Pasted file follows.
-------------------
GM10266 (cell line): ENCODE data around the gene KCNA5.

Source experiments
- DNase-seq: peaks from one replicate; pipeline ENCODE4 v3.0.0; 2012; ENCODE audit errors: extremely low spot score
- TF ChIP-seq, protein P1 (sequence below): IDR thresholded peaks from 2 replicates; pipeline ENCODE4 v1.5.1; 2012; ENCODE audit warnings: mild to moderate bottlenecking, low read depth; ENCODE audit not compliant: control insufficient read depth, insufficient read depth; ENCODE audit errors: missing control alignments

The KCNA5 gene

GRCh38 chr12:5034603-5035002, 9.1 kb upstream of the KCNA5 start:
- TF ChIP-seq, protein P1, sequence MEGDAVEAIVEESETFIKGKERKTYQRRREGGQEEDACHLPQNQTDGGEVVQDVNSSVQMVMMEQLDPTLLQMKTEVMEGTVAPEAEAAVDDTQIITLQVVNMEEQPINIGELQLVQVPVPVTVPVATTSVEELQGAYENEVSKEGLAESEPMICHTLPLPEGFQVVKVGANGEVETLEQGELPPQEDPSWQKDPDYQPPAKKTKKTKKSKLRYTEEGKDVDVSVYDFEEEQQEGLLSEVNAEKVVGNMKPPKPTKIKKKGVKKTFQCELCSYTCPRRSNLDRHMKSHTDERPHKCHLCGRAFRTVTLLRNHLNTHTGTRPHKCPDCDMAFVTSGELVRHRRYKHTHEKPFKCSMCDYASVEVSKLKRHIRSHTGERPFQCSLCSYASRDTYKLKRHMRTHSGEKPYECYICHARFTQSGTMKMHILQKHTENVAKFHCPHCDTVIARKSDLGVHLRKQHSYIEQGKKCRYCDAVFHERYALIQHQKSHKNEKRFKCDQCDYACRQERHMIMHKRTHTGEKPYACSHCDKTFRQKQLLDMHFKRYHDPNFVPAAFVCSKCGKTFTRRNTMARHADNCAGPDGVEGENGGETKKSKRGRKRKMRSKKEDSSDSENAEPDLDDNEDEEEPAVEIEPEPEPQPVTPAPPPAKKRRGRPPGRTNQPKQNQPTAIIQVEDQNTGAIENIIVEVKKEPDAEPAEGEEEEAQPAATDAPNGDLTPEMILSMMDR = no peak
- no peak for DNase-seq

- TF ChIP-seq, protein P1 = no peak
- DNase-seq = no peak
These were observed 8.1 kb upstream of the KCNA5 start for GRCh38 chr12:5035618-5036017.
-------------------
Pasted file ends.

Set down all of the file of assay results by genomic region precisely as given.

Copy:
GM10266 (cell line): ENCODE data around the gene KCNA5.

Source experiments
- DNase-seq: peaks from one replicate; pipeline ENCODE4 v3.0.0; 2012; ENCODE audit errors: extremely low spot score
- TF ChIP-seq, protein P1 (sequence below): IDR thresholded peaks from 2 replicates; pipeline ENCODE4 v1.5.1; 2012; ENCODE audit warnings: mild to moderate bottlenecking, low read depth; ENCODE audit not compliant: control insufficient read depth, insufficient read depth; ENCODE audit errors: missing control alignments

The KCNA5 gene

GRCh38 chr12:5034603-5035002, 9.1 kb upstream of the KCNA5 start:
- TF ChIP-seq, protein P1, sequence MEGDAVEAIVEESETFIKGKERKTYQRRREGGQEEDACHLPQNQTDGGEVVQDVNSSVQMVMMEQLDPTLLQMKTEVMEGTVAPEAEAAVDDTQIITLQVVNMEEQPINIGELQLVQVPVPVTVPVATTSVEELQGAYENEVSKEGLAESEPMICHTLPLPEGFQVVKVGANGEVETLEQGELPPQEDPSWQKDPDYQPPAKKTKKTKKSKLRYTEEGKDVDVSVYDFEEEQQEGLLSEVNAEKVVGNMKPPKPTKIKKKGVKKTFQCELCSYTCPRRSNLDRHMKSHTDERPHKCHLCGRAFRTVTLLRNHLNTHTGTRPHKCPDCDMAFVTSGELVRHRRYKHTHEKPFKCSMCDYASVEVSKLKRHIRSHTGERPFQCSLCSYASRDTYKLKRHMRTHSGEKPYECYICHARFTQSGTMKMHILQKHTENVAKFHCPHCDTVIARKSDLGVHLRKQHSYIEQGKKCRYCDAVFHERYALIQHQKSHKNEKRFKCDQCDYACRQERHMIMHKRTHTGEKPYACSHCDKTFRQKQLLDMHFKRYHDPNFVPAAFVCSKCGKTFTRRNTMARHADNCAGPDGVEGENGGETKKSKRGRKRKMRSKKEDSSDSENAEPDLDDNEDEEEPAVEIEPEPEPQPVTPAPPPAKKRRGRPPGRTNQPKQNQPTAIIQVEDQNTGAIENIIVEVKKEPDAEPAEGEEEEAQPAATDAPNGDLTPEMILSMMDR = no peak
- no peak for DNase-seq

- TF ChIP-seq, protein P1 = no peak
- DNase-seq = no peak
These were observed 8.1 kb upstream of the KCNA5 start for GRCh38 chr12:5035618-5036017.